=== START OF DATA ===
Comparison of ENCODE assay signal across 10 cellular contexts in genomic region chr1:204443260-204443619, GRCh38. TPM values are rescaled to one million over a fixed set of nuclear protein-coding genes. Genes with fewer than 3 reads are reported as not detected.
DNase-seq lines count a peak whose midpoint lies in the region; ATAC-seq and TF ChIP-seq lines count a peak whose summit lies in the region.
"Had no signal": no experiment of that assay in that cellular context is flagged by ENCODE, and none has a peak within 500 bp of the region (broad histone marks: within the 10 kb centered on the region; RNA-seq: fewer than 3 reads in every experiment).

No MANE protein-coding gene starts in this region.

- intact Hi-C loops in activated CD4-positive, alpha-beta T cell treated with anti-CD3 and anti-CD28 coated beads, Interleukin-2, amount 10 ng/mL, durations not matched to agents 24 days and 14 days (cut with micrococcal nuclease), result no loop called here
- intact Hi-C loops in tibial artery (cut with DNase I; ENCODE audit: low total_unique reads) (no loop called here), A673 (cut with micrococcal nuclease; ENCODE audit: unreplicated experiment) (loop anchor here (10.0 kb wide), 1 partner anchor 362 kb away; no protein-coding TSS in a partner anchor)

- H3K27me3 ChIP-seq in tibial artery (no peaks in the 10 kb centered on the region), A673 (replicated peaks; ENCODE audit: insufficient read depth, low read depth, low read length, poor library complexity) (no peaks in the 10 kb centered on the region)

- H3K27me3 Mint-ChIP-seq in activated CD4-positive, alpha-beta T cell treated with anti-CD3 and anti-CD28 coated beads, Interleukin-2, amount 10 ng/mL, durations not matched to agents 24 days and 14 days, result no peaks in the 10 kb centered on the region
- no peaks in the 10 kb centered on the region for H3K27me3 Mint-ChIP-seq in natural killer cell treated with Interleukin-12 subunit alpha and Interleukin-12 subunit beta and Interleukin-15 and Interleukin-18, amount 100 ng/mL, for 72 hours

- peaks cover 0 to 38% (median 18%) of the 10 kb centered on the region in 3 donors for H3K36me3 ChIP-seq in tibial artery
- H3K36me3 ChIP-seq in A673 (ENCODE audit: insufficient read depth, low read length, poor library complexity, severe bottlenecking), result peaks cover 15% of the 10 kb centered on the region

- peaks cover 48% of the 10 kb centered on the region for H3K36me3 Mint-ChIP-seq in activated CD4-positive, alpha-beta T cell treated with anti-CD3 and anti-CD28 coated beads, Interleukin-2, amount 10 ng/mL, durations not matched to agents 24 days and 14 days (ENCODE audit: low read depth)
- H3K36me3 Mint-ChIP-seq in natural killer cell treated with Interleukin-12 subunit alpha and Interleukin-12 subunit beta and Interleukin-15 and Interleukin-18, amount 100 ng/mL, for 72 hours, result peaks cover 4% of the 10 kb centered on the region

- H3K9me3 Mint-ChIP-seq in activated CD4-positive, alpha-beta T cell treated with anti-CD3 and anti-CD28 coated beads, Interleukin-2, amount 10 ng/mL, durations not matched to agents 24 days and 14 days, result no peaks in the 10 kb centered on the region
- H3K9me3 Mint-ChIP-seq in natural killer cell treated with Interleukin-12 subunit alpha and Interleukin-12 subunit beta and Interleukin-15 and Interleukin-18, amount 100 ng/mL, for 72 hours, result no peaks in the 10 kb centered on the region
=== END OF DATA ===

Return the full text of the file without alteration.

Comparison of ENCODE assay signal across 10 cellular contexts in genomic region chr1:204443260-204443619, GRCh38. TPM values are rescaled to one million over a fixed set of nuclear protein-coding genes. Genes with fewer than 3 reads are reported as not detected.
DNase-seq lines count a peak whose midpoint lies in the region; ATAC-seq and TF ChIP-seq lines count a peak whose summit lies in the region.
"Had no signal": no experiment of that assay in that cellular context is flagged by ENCODE, and none has a peak within 500 bp of the region (broad histone marks: within the 10 kb centered on the region; RNA-seq: fewer than 3 reads in every experiment).

No MANE protein-coding gene starts in this region.

- intact Hi-C loops in activated CD4-positive, alpha-beta T cell treated with anti-CD3 and anti-CD28 coated beads, Interleukin-2, amount 10 ng/mL, durations not matched to agents 24 days and 14 days (cut with micrococcal nuclease), result no loop called here
- intact Hi-C loops in tibial artery (cut with DNase I; ENCODE audit: low total_unique reads) (no loop called here), A673 (cut with micrococcal nuclease; ENCODE audit: unreplicated experiment) (loop anchor here (10.0 kb wide), 1 partner anchor 362 kb away; no protein-coding TSS in a partner anchor)

- H3K27me3 ChIP-seq in tibial artery (no peaks in the 10 kb centered on the region), A673 (replicated peaks; ENCODE audit: insufficient read depth, low read depth, low read length, poor library complexity) (no peaks in the 10 kb centered on the region)

- H3K27me3 Mint-ChIP-seq in activated CD4-positive, alpha-beta T cell treated with anti-CD3 and anti-CD28 coated beads, Interleukin-2, amount 10 ng/mL, durations not matched to agents 24 days and 14 days, result no peaks in the 10 kb centered on the region
- no peaks in the 10 kb centered on the region for H3K27me3 Mint-ChIP-seq in natural killer cell treated with Interleukin-12 subunit alpha and Interleukin-12 subunit beta and Interleukin-15 and Interleukin-18, amount 100 ng/mL, for 72 hours

- peaks cover 0 to 38% (median 18%) of the 10 kb centered on the region in 3 donors for H3K36me3 ChIP-seq in tibial artery
- H3K36me3 ChIP-seq in A673 (ENCODE audit: insufficient read depth, low read length, poor library complexity, severe bottlenecking), result peaks cover 15% of the 10 kb centered on the region

- peaks cover 48% of the 10 kb centered on the region for H3K36me3 Mint-ChIP-seq in activated CD4-positive, alpha-beta T cell treated with anti-CD3 and anti-CD28 coated beads, Interleukin-2, amount 10 ng/mL, durations not matched to agents 24 days and 14 days (ENCODE audit: low read depth)
- H3K36me3 Mint-ChIP-seq in natural killer cell treated with Interleukin-12 subunit alpha and Interleukin-12 subunit beta and Interleukin-15 and Interleukin-18, amount 100 ng/mL, for 72 hours, result peaks cover 4% of the 10 kb centered on the region

- H3K9me3 Mint-ChIP-seq in activated CD4-positive, alpha-beta T cell treated with anti-CD3 and anti-CD28 coated beads, Interleukin-2, amount 10 ng/mL, durations not matched to agents 24 days and 14 days, result no peaks in the 10 kb centered on the region
- H3K9me3 Mint-ChIP-seq in natural killer cell treated with Interleukin-12 subunit alpha and Interleukin-12 subunit beta and Interleukin-15 and Interleukin-18, amount 100 ng/mL, for 72 hours, result no peaks in the 10 kb centered on the region